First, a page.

An aside on pricing – since I mostly deal in samples and decants, I don’t pay that much attention to bottle pricing on new releases unless it’s pointed out to me – for instance, the recent (and shocking) news that Tom Ford Lavender Snooze-Thingy is $250 for 50ml (or $950 for 250ml.) When I was getting into perfumery a few years ago, back when the earth’s crust was still cooling and I had to swat away the occasional pterodactyl before it could swipe my vintage bottle of Chaos, I used to think of anything more than $150 (certainly more than $200) as “expensive” perfume. I am not sure this holds any more; given the aspirational pricing on some releases, maybe that “expensive” line should be drawn at $300 – $500. Of course there are exceptions – Les Exclusifs in their giant vats are actually quite the bargain, per ml. I also think I declared anything under $100 as the new “cheap,” and was it $50 and less was free? (Doesn’t even count against your budget.) Maybe less than $100 is free now…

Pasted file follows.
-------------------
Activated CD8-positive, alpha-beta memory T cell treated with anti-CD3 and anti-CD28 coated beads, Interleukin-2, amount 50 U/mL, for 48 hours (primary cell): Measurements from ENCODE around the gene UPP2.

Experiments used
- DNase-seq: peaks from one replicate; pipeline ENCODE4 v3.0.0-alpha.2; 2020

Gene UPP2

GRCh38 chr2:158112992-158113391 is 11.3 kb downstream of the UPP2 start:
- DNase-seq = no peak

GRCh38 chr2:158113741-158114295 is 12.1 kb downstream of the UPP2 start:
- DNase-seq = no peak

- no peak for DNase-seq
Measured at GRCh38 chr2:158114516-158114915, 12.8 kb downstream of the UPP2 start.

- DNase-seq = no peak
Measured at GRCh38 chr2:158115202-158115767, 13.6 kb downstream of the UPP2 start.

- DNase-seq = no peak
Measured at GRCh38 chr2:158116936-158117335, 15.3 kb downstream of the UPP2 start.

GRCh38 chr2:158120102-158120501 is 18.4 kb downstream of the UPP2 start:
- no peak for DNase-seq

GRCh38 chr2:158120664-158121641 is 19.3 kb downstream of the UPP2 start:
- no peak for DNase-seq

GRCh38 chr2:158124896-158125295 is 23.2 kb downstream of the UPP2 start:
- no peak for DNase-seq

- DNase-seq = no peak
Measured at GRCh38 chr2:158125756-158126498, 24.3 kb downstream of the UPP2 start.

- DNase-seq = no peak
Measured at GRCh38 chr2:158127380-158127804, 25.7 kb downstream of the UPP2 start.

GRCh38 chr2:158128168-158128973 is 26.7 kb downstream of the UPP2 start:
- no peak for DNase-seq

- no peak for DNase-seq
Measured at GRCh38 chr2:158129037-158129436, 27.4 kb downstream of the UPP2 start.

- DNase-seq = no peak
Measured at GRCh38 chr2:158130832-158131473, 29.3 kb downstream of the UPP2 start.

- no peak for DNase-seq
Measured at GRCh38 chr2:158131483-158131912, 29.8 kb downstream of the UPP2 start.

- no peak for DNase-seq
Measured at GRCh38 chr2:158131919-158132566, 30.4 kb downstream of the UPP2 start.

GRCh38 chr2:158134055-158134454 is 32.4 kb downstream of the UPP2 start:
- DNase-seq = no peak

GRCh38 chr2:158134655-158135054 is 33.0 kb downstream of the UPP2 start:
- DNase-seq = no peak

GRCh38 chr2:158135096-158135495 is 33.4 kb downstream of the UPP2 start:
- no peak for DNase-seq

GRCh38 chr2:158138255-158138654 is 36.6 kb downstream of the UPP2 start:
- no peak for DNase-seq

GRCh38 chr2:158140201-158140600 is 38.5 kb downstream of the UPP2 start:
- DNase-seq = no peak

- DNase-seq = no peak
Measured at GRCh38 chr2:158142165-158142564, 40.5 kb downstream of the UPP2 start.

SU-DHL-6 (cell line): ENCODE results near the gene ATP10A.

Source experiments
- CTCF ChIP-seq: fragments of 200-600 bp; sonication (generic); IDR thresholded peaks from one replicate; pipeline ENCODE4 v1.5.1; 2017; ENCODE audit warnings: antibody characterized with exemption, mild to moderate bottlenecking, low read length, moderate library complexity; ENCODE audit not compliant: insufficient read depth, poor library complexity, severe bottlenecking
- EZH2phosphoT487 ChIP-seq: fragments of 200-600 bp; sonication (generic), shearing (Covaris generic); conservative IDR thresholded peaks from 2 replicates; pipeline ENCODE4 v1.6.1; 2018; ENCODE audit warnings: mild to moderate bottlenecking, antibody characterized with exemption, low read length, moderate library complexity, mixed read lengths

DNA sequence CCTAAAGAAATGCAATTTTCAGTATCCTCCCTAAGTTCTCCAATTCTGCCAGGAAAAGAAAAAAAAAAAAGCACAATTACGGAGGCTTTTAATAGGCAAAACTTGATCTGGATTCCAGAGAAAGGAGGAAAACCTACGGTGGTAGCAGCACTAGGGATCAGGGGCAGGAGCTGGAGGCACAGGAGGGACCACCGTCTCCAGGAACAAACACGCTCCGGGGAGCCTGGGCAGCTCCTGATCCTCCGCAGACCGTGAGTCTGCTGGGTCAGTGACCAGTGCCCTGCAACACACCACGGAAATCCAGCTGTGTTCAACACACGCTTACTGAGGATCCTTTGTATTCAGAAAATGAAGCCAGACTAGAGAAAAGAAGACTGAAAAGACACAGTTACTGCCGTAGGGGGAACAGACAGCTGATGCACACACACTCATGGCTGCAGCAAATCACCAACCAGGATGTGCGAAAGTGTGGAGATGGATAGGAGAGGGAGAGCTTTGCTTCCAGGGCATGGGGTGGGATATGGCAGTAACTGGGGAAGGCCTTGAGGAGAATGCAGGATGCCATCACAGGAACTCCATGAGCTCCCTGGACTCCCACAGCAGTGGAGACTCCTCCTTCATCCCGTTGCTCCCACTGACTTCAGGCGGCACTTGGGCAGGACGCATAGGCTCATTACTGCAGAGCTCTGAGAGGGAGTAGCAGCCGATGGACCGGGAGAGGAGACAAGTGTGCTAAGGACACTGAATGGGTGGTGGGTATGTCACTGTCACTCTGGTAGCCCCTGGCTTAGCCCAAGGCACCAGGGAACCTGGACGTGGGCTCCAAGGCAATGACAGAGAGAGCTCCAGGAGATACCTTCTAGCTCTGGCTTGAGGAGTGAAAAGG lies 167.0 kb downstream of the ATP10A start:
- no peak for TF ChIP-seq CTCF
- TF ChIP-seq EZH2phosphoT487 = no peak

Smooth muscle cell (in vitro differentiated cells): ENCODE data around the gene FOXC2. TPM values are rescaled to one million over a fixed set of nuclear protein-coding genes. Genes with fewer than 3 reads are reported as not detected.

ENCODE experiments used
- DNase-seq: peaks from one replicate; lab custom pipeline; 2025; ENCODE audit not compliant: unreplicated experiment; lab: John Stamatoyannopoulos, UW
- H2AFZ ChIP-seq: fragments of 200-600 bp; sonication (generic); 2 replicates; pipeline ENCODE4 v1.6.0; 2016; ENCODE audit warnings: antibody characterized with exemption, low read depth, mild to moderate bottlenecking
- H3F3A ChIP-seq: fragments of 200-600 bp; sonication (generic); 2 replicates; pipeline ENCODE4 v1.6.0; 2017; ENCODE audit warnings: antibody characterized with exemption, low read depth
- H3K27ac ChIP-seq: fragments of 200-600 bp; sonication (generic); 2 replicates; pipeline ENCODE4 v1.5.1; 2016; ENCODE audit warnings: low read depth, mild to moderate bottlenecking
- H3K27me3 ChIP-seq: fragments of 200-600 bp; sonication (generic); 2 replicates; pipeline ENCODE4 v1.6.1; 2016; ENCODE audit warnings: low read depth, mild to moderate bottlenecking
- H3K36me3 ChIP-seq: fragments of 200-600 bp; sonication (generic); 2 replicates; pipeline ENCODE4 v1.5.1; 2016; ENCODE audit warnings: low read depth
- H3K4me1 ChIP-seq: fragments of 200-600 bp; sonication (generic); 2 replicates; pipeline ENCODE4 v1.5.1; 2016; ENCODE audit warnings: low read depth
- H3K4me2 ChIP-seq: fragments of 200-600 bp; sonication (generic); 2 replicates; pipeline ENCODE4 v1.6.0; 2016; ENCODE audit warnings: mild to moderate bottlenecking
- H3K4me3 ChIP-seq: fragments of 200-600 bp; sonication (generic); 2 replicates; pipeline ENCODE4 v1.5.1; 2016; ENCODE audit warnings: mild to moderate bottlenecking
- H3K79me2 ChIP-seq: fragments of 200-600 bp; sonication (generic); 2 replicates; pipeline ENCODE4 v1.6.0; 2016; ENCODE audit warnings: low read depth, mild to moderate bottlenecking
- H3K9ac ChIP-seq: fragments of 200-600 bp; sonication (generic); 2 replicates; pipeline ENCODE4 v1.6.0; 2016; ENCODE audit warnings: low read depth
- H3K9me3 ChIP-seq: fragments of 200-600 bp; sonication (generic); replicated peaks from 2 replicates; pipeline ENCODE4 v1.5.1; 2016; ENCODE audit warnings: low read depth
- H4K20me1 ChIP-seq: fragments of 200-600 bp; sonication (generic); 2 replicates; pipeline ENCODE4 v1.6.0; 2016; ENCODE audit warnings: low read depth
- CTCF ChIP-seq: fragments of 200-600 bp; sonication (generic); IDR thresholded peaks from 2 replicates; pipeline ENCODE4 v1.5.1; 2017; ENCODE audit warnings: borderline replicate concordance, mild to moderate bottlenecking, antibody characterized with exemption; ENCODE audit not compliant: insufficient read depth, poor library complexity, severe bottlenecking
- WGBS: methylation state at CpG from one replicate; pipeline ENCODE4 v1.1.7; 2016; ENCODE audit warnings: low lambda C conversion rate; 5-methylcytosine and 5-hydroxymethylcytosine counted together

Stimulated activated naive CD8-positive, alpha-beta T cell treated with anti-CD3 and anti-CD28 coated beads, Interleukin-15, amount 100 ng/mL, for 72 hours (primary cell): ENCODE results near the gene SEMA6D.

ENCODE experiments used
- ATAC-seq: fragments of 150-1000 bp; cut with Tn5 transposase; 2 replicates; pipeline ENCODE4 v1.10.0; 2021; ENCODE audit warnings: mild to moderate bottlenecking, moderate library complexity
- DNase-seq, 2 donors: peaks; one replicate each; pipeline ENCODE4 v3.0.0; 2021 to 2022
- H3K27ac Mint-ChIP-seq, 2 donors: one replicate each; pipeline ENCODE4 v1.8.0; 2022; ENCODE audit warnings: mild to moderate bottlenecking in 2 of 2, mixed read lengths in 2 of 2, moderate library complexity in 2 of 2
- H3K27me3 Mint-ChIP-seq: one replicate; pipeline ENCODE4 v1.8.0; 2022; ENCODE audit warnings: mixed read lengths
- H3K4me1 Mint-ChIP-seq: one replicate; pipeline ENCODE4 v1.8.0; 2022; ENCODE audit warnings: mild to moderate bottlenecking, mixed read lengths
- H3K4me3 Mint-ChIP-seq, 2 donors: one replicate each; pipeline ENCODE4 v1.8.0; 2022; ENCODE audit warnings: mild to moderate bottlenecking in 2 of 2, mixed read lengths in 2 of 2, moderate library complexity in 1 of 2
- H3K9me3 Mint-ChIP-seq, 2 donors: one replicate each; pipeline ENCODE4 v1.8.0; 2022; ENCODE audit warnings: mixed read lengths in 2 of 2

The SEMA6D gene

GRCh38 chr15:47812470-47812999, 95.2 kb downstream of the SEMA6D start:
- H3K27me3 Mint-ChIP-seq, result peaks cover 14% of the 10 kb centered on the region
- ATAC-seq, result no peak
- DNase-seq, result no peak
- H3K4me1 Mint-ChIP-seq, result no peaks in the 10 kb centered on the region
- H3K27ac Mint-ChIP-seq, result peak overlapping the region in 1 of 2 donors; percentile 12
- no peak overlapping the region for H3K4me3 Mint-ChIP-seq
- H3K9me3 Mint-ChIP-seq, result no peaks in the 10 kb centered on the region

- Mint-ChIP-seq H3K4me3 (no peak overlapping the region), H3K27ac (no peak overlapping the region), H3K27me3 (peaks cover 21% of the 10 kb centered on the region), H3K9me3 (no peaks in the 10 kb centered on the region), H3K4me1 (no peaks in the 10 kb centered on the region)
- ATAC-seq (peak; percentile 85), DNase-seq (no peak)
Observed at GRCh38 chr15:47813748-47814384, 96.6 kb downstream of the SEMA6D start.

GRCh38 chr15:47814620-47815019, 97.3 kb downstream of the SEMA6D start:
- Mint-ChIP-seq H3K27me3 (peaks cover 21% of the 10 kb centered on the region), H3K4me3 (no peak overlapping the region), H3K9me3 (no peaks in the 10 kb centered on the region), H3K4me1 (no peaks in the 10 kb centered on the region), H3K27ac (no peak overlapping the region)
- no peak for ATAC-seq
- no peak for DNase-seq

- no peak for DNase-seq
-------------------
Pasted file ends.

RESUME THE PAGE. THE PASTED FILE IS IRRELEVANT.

What’s a bottle “worth?” Are the Lutens bell jars worth their current price? What about the MDCIs in the non-fancy refills? (Has anyone bought the fancy bottle?) Is Shalini worth the price? Is/was Les Larmes Sacrées de Thebes worth it? What about JAR? (Yes.) What have I missed in the upper brackets? You all can ‘fess up here if you want to on what makes a bottle worth it – let’s leave out vintage bottles, okay? That’s a different can of snakes.
So, do any of these Xerjoffs sound appealing? Are you likely to try any of them?
PS on Wednesday morning I will
probably be gone for awhile, seeing the Gauguin exhibition at the NGA with my father. be right here, cold and rainy today, dad and I have rescheduled for Friday. Also, is there anything better than 10 min curled up in bed in the morning with a sleepy little boy, watching him play with his Transformers?
image: Murano glass bottles, Xerjoff website; samples, courtesy of Xerjoff.